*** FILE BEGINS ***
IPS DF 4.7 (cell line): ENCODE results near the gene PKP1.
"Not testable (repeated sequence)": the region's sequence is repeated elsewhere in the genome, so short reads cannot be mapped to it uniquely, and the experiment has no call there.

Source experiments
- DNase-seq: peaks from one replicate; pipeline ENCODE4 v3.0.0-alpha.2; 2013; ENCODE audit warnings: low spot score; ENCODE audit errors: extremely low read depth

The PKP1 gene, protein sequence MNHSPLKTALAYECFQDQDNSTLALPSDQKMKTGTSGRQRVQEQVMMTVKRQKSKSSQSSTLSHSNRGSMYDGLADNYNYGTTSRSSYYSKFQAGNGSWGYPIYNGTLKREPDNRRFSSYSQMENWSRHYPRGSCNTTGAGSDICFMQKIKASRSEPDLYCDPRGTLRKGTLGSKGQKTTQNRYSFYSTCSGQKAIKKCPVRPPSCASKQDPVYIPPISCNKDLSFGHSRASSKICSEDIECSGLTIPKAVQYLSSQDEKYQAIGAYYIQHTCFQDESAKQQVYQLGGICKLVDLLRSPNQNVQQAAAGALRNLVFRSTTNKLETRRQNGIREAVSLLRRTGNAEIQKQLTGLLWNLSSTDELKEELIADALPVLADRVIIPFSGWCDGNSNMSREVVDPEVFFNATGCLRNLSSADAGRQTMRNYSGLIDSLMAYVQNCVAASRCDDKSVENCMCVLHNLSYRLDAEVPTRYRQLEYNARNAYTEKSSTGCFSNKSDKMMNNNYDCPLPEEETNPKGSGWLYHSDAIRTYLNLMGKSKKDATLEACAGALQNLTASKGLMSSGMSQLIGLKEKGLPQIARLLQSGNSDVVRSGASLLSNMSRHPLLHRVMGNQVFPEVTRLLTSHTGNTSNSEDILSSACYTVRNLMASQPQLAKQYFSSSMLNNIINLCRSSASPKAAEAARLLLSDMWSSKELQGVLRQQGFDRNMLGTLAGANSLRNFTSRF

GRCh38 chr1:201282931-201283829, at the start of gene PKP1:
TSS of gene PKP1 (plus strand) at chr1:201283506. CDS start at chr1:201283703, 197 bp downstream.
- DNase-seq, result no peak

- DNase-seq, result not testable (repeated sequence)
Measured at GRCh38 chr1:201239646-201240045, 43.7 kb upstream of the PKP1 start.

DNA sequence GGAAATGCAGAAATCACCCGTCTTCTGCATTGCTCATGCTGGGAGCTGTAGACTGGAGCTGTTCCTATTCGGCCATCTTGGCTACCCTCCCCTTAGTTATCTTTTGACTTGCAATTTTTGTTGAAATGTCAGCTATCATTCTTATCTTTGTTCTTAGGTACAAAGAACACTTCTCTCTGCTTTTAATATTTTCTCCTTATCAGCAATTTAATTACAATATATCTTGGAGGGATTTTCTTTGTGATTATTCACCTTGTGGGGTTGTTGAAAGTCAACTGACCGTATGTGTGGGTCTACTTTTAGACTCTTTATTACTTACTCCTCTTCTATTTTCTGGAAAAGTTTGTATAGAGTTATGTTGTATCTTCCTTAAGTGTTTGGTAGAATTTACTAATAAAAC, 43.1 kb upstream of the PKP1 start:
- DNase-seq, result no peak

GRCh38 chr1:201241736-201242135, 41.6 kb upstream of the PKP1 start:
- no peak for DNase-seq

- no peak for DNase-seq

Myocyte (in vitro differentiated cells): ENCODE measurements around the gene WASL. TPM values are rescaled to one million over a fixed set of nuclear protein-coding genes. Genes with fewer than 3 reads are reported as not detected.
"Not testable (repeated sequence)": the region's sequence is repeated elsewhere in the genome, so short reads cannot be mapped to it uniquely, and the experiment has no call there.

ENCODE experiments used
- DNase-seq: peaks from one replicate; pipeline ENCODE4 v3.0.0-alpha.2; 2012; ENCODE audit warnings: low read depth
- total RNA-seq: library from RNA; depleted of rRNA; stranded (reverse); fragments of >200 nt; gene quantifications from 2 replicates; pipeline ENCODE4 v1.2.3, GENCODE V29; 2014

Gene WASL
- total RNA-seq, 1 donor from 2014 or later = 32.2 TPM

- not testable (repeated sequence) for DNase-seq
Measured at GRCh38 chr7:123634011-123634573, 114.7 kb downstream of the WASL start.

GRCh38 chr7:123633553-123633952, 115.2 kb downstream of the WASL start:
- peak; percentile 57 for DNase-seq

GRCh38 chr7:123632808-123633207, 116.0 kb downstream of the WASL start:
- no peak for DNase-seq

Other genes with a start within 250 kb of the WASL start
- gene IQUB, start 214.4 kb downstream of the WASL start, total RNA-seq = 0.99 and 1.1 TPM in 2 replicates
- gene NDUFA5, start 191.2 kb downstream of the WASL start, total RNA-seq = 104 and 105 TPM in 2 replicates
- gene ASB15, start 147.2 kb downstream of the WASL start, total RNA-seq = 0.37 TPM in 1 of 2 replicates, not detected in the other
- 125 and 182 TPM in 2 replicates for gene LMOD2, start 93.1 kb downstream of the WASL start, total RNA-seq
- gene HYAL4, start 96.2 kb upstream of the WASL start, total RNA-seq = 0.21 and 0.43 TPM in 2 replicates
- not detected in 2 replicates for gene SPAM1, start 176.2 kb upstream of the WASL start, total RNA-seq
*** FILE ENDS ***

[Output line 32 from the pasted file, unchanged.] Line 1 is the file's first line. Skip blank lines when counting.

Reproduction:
- gene ASB15, start 147.2 kb downstream of the WASL start, total RNA-seq = 0.37 TPM in 1 of 2 replicates, not detected in the other